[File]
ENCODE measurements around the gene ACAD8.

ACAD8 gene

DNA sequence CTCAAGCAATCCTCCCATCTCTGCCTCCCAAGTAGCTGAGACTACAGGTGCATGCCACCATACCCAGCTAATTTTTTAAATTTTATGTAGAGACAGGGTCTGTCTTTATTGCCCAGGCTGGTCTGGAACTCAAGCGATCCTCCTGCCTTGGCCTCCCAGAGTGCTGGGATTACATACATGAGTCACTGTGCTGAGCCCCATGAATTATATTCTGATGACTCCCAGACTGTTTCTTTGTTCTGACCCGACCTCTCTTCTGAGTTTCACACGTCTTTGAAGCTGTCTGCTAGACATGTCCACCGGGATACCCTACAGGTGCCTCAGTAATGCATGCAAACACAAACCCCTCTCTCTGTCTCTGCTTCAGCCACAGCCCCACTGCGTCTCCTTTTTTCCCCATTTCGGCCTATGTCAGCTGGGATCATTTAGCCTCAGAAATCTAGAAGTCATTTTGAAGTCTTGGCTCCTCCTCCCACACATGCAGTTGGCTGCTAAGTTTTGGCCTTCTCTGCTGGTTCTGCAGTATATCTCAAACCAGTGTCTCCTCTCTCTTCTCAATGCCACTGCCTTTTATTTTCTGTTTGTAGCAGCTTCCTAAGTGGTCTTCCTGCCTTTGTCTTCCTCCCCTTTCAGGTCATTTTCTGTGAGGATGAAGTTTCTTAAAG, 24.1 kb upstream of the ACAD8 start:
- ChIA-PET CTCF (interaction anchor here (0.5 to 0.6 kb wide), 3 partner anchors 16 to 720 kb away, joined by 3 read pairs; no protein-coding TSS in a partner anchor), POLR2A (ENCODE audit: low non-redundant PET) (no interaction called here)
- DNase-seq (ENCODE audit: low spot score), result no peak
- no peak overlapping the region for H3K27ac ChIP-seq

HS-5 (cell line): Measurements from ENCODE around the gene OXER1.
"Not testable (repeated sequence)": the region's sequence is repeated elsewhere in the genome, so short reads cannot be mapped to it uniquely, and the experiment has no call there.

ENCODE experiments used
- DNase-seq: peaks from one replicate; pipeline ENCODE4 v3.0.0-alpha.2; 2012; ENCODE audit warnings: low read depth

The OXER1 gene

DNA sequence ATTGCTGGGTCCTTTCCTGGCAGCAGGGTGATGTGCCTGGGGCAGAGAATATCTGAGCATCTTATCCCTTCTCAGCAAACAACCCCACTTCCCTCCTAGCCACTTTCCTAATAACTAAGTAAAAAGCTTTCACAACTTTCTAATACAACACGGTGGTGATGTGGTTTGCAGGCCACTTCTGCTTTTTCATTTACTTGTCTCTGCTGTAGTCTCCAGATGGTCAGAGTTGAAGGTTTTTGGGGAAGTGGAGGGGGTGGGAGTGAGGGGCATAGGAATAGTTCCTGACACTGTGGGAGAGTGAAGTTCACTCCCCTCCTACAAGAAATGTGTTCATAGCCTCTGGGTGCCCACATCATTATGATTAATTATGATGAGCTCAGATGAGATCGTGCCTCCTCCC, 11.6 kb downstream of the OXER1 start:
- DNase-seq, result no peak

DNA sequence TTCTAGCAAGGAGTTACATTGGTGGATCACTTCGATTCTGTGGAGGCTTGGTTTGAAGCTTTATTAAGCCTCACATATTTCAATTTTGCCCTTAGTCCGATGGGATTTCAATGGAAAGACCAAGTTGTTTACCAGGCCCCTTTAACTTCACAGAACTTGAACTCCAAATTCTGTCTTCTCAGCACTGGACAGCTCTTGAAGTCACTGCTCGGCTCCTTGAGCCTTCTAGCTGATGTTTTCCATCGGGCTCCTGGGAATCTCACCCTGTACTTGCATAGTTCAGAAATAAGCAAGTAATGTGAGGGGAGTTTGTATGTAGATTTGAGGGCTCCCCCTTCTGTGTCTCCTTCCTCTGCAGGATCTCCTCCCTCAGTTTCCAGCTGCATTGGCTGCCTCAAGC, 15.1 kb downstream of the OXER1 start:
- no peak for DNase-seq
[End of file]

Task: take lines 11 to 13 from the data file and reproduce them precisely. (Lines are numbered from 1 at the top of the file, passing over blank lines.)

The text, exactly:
The OXER1 gene

DNA sequence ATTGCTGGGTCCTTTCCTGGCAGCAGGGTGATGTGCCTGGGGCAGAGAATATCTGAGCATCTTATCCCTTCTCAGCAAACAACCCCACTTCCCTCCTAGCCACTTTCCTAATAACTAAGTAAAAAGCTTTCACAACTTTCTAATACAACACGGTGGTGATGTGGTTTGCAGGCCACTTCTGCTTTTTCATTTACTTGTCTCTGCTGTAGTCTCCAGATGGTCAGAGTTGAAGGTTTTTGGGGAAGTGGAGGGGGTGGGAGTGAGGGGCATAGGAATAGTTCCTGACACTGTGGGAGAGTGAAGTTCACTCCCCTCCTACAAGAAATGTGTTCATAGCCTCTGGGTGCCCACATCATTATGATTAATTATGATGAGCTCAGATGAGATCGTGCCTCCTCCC, 11.6 kb downstream of the OXER1 start:
- DNase-seq, result no peak